It covered the typical deliverables of a content strategist: content audit, content inventory, user journey map, mapping user tasks to content topics, messaging hierarchy, workflow, and content model. I wish I could share with you the deliverables I created during the quarter for my class project, but they were for my contract at Starbucks and covered by NDA.

Since you can’t see them, I can tell you that they were awesome, amazing deliverables. 🙂 No, seriously, I think they were okay, and our instructor was great, very thoughtful and organized (Peter Luyckx of Ready4Content). But I also felt that something was missing during that quarter. I think it was the collaboration described in M.J. Metts’ article, “Practical Content Strategy: Making the Journey.” It’s important to know how to create the deliverables, but ironically, they’re not what you’re really delivering. Content strategy is a collaborative exercise, and the act of co-creation is the real deliverable.

To me, this means that “content strategy” is a bit of a misnomer. It implies being strategic, which is good, but it also creates a mental image of going off and making plans that exist separate from the execution. And in content strategy, the devil’s in the execution. Last month, Kristina Halvorson, one of the founders of content strategy, tweeted this article: “No one should have the word ‘strategy’ in their job title”, by Kevin J. Delaney.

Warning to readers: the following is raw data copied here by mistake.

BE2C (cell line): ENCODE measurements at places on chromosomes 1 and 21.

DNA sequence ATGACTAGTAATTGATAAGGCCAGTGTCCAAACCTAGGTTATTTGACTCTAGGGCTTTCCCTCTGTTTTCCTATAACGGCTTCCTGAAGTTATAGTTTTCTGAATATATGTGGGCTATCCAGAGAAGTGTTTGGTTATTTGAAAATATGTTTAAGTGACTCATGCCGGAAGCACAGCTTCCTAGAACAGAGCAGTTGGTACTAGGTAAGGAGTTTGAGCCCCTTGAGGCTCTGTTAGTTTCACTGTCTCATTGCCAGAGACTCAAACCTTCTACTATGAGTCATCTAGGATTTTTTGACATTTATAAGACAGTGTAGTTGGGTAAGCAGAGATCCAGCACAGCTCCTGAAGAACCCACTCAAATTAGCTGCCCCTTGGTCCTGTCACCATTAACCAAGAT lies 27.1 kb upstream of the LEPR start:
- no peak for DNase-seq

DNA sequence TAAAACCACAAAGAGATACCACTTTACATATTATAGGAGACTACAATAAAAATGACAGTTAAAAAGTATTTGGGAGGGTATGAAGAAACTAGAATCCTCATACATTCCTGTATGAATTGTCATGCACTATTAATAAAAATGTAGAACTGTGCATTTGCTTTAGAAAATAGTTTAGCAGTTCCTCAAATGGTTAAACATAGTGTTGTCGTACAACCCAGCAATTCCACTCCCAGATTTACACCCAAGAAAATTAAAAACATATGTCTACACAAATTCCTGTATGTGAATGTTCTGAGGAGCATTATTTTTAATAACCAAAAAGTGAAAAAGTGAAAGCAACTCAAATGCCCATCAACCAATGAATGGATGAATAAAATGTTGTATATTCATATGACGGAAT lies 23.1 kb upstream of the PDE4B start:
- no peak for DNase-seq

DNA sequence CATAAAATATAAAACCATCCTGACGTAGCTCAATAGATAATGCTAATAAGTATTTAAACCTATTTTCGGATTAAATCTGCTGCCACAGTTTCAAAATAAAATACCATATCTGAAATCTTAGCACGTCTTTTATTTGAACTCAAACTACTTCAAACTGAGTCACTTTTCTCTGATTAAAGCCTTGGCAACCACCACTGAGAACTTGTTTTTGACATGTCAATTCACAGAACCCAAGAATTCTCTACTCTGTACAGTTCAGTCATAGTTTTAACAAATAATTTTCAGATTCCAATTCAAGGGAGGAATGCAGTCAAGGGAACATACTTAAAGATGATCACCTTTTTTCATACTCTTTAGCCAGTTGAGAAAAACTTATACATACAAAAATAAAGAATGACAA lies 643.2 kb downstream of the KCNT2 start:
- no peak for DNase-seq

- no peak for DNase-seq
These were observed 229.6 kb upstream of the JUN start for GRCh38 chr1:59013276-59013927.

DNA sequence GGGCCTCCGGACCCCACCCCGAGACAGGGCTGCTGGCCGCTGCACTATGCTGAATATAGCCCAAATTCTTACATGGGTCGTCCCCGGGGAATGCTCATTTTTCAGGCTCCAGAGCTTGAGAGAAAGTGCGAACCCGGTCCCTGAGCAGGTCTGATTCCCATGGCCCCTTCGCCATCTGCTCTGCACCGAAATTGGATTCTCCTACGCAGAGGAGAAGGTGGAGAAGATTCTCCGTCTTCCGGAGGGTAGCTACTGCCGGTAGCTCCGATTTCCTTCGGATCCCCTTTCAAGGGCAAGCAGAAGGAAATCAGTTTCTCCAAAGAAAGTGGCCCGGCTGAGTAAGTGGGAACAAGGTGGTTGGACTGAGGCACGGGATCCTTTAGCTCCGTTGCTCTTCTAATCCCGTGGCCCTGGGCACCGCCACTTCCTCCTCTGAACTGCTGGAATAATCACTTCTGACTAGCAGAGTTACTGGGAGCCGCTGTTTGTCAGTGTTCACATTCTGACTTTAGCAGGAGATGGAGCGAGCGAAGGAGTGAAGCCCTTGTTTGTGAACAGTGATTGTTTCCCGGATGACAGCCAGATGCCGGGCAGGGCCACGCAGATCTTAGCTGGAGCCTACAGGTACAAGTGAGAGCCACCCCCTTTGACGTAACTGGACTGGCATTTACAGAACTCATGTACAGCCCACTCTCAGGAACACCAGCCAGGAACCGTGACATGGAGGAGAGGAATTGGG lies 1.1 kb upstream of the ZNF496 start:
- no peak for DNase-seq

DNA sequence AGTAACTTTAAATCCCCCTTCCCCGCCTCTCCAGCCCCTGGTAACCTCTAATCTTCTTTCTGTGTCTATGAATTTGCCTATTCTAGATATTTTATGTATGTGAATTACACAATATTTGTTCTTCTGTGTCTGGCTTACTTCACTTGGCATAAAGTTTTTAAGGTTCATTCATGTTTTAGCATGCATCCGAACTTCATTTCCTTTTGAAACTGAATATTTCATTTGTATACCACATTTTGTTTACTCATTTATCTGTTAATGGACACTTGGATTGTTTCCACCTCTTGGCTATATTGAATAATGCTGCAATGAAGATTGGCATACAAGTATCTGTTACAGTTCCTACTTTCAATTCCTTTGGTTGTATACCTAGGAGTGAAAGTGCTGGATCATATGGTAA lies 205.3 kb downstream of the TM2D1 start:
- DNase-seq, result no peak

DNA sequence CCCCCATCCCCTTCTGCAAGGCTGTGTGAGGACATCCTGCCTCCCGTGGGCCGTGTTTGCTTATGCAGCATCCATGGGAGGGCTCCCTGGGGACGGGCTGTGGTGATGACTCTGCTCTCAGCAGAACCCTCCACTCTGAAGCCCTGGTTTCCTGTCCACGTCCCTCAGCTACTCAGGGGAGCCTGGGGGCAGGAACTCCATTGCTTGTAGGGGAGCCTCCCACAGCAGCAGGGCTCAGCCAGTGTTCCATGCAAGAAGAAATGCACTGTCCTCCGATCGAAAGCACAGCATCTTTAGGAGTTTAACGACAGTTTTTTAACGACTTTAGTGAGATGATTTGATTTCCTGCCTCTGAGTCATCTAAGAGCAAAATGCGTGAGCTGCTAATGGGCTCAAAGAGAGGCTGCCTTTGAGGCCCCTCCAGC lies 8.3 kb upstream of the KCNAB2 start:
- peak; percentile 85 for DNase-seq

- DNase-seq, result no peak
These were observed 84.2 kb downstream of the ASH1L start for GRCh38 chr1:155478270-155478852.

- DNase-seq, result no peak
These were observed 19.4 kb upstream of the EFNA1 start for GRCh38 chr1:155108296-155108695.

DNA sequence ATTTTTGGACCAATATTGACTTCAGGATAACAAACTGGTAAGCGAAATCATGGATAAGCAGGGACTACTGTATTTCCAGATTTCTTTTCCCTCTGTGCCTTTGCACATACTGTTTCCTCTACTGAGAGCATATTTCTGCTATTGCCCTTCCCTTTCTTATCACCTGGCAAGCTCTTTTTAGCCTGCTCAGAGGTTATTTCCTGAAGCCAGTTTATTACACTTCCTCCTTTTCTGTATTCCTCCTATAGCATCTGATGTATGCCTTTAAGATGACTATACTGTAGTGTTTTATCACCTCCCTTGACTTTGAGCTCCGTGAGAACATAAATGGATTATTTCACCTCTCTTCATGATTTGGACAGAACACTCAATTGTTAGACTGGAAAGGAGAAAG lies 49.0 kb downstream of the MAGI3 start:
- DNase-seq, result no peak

The “content” part has its problems too; using that term means we’re defining the message by its medium. And it makes it feel like an afterthought. Like “just add water,” just add writing, images and video. No big deal! But being contained in a website (or increasingly, an app) isn’t the heart of what content is. Keri Maijala says, “I’m a content strategist. This means I help clients and companies figure out how, when, and why to talk to their audiences.” And that’s really what it’s about: communication.

Some folks in the field prefer to call themselves content designers or communication designers. I’ve heard “content engineer” too, for those who are more focused on the back-end work of content modeling and CMS design. Jessica Collier came up with the lyrical term “narrative UX,” described in her Medium post, “What is Narrative UX?”. Ahava Leibtag in her book The Digital Crown recommended that content teams be called “audience engagement teams,” to reflect the goal rather than the technology. And that’s just what we call ourselves, of course! Other people call us copywriter, senior editor, content manager, content writer, content developer, and project manager.